The Theranos lesson: A CEO with a 50% Glassdoor rating should be a big red flag for investors

9 months ago by Jeremy Bloom in News
Theranos founder Elizabeth Holmes - photo CC by Fortune Conferences on Flickr

Say goodbye to Elizabeth Holmes, the secretive CEO who promised investors that her  cult-like biotech company, Theranos, would revolutionize blood testing. She's been charged by the SEC with "massive fraud", and will have to give up control of the company she founded and rode to Silicon Valley stardom. It was all vaporware. The only question now is, why did anyone else go along for the ride?

One of the reasons Thinknum track's Glassdoor ratings for CEOs is: They're an excellent bellweather for problem companies. Take a look at Holmes ratings:

She had a bit of an uptick starting in December: From an abysmal 50% to a slightly-less-abysmal 55%. These are anonymous employee ratings, at a company that was otherwise described as engendering an almost cult-like loyalty.

Oddly enough, there was an uptick in the overall business outlook (as judged by employees) in December. More on that in a moment:

Here's what the SEC alleges:

  • Holmes engaged in an “elaborate, years-long fraud in which [she] exaggerated or made false statements about the company’s technology, business, and financial performance.”
  • Made false claims about her products saving lives on the battlefield in Afghanistan
  • Claimed Theranos would generate $100 million from a partnership with the Department of Defense (which was never in the cards)

And here's what Holmes will have to do:

  • Return 18.9 million shares of Theranos the SEC determined were tainted by fraud
  • Relinquish control of the company by converting her super-majority Theranos Class B Common shares to Class A Common shares.
  • Pay a $500k penalty
  • Not serve as an officer or director of any public company for 10 years
  • But she doesn't have to admit wrongdoing

Separately, the SEC will be litigating a flotilla of charges against Theranos' former president Ramesh “Sunny” Balwani. 

Also seperately, the Department of Justice is investigating Holmes, so she may yet go to jail or recieve bigger fines.

Holmes was riding high for years, based on good looks and star power. She managed to raise $700 million hawking a supposed proprietary blood testing unit that only required a single drop of blood to work, rather than the many CCs of competitive testers. Then, two years ago, a Wall Street Journal investigation revealed that her company was actually testing with machines made by her competitors.

You may well ask, how could a biotech company fleece investors to that extent? Wouldn't the scientists working for the company have leaked something? Wouldn't there have been warning signs? 

There were. Let's let her employees tell the sordid tale, through the anonymous lense of Glassdoor. Interspersed amont the 5-star ratings and gushing talk about "Best job ever", there are a lot of gems like these:

"I was so excited to work for a company with vision and an idea that could truly disrupt healthcare. I wanted to be around Elizabeth. I believed in all of it from the bottom of my heart. Frankly, I still think there is some truth to some of it, but I'd be hard pressed to tell you what. I should have noticed the red flags from the beginning. The place is quieter than a library. No one talks or collaborates except within the confines of their group of one or two people. There are firewalls up everywhere making it nearly impossible to do your job..."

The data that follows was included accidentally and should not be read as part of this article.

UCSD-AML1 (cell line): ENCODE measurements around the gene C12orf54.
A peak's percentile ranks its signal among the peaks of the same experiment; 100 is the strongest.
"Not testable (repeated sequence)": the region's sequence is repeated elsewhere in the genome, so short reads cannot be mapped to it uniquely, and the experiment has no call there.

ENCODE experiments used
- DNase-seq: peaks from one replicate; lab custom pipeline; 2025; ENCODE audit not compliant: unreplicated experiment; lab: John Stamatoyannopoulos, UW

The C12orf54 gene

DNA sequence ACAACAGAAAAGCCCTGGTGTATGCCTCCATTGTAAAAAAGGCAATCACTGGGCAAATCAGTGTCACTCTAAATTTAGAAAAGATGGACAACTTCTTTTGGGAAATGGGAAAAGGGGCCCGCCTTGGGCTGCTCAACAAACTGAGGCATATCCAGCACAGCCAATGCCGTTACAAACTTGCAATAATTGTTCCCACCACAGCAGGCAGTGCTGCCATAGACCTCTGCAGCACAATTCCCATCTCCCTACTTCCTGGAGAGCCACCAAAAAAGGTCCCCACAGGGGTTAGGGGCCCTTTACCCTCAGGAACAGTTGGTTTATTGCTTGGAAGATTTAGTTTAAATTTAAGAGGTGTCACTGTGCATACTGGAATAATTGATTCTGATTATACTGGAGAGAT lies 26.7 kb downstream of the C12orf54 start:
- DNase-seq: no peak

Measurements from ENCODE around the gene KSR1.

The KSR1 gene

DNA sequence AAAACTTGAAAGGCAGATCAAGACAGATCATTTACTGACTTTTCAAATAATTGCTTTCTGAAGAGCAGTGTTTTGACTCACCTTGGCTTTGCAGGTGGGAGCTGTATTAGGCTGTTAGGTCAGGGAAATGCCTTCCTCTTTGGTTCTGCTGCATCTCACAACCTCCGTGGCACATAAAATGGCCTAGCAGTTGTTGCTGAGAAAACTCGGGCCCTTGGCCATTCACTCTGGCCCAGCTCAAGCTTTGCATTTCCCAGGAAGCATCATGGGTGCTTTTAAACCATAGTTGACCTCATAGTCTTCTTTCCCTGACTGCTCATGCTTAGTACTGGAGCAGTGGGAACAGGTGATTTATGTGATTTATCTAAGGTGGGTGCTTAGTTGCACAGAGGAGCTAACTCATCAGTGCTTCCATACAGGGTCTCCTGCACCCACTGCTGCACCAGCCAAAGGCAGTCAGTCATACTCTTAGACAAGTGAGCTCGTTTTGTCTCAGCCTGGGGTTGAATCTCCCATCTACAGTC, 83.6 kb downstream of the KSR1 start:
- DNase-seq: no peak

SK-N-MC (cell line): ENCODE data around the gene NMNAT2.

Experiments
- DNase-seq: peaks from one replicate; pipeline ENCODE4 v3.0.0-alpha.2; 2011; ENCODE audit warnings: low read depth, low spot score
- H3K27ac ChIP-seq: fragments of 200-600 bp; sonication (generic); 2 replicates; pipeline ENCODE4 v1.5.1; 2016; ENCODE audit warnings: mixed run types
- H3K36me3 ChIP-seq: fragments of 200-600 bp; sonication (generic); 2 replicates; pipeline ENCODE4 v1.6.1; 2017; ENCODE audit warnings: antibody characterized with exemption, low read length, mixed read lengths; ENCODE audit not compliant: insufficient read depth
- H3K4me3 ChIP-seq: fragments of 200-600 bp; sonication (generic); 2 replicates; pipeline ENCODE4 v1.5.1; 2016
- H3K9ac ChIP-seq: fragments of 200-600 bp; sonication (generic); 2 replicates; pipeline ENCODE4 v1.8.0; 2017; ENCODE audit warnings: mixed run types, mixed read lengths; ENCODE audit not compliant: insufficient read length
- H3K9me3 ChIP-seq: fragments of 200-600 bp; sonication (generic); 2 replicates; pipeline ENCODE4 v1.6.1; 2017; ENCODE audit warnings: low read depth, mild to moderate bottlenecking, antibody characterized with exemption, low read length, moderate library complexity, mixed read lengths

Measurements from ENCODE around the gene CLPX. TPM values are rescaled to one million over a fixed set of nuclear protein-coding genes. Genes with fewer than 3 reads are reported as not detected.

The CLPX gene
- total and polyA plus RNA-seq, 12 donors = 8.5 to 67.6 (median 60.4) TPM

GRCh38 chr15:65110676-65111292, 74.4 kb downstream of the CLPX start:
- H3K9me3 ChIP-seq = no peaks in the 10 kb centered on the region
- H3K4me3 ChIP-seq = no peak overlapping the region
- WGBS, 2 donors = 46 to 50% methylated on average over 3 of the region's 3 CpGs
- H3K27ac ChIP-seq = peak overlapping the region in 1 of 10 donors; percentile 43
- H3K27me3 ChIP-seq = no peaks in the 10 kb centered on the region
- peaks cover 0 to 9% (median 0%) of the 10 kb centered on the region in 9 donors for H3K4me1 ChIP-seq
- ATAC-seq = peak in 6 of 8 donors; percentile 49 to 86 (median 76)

"Very secretive culture where collaboration is not encouraged. Departments or groups are seated separately from each other intentionally and you never know what another group actually does.... "

"The culture promotes an environment that pretty much doesn't encourage you to seek out knowledge. You ask people about the project they're working on, and rather than having company-wide transparency, people will beat around the bush and be shady about it... "

"The recent WSJ allegation is 100% true. I worked on the device before. The device is completely a junk. The poor design is even worse than my grad school project. It had and will never worked. Everyone I know has quitted the company."

"Just reading through the Glassdoor reviews will give you an idea what it's like working there. You will see it's very polarized. There are a lot of negative reviews with experiences I can relate to, and then there are the super positive ones. I'm pretty sure some of the employees are told to write fake positive reviews to outweigh all the negative experiences people have had at the company. The positive ones are all on the same variation of pros (we're changing the world) and cons (if you can't handle the fast pace of a world changing environment, this is not for you)...."

"All the five star reviews are written by HR. Read the one star reviews if you want to know what it's like to work here."

On the plus side, Holmes did offer her employees free lunch. Also free dinner, and free breakfast.

Note to investors: There is still no such thing as a free lunch.

Let's give the final word to Jina Choi, director of the SEC’s San Francisco Regional Office:

The Theranos story is an important lesson for Silicon Valley. Innovators who seek to revolutionize and disrupt an industry must tell investors the truth about what their technology can do today, not just what they hope it might do someday.

Jeremy Bloom

When Jeremy Bloom isn't writing about energy, the environment, or the amazing strangeness of modern life, you can find him drinking really good single malt whisky...

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